Remember, donating blood can save lives!
Have you ever donated blood? Do you think it’s something you’d be willing to do? January is National Blood Donor month, so what better time to give it a try? According to the American Red Cross, the need for donated blood is constant throughout the year. Having volunteers donate their blood is important for maintaining the nation’s blood supply. And just think…by donating blood, you can save a life!
If you have never donated before, you might feel nervous, or you might be wondering what to expect. Here is a run-down of what happens when you give blood:
Step 1. Registration and Eligibility. Blood drives have registration tables where you will be asked to fill out information forms. These forms help to determine whether you are eligible to donate blood. You will need to bring a driver’s license or other form of photo identification, as well as the names of the medications you are currently taking.
Step 2. Mini-physical. To ensure that you are eligible to donate, a staff member will ask you questions about your health history in a private and confidential interview. During this time, the staff member will check your vital signs, such as temperature, pulse, and blood pressure. The staff member will also take a finger prick sample of your blood to test your hemoglobin level.
Step 3. The donation. During the donation, you will be seated in a comfortable chair. The process is safe and sterile, and takes about 10 minutes. If you are nervous about the needle, the Red Cross offers some advice for getting over your fear of needles. Most people say that after the initial pinch is over, there isn’t any pain or discomfort.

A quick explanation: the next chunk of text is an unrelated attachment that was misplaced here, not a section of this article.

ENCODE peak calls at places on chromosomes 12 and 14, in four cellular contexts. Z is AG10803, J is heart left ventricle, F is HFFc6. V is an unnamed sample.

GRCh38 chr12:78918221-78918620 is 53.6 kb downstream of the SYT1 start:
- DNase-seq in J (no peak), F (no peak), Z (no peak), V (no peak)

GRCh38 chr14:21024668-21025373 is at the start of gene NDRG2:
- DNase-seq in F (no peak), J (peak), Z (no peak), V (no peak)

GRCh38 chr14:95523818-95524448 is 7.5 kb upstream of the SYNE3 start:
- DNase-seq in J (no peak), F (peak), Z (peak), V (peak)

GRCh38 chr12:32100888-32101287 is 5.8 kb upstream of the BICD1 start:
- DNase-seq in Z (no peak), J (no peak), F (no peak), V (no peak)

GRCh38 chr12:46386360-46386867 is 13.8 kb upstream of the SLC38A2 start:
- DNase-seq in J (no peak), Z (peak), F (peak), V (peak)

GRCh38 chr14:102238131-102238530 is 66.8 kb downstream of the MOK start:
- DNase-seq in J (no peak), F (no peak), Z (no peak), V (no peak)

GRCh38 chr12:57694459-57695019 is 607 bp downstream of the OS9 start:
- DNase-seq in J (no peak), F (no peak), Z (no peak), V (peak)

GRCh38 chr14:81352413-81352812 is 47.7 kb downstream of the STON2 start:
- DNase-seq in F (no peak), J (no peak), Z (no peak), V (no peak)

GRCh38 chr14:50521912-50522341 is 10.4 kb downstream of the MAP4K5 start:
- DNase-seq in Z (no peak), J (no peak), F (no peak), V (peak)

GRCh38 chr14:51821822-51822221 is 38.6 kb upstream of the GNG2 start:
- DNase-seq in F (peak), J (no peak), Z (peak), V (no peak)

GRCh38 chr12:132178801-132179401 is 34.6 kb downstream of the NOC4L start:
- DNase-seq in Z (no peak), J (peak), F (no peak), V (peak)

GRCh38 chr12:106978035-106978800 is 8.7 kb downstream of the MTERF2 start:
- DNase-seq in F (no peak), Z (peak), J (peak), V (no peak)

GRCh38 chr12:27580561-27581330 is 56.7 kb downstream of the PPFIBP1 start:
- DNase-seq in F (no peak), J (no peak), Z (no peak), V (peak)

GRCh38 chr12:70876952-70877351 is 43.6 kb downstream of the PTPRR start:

Step 4. Refreshments. It’s a good idea to visit the refreshment area to sit down and have a small snack and a drink after donating blood. You may want to stay in this area for 10 or 15 minutes to make sure you are feeling well. As with all stages of blood donation, there are always nurses available should anyone need one.
In addition to blood donations, there is also the option of donating platelets, red cells or plasma. These donation processes are different, and can take up to 2 hours. As with giving whole blood, the need for these other types of donations is always constant, and the donations can save lives.
The American Red Cross uses the month of January to highlight the generosity of its blood donors. If you are interested in becoming a donor, find out more through the American Red Cross. Most donors agree that knowing they have helped to save a life is very rewarding!
*Information from this article was gathered from the American Red Cross: http://www.redcrossblood.org/donating-blood/why-donate-blood#what_to_expect.
This article was provided by the Harris School of Business, a career-focused school that specializes in training adults for careers in allied health. By providing articles such as this one, the Harris School wishes to promote public health and increase awareness of public health issues. For more information about the Harris School, visit our home page, or complete our online form.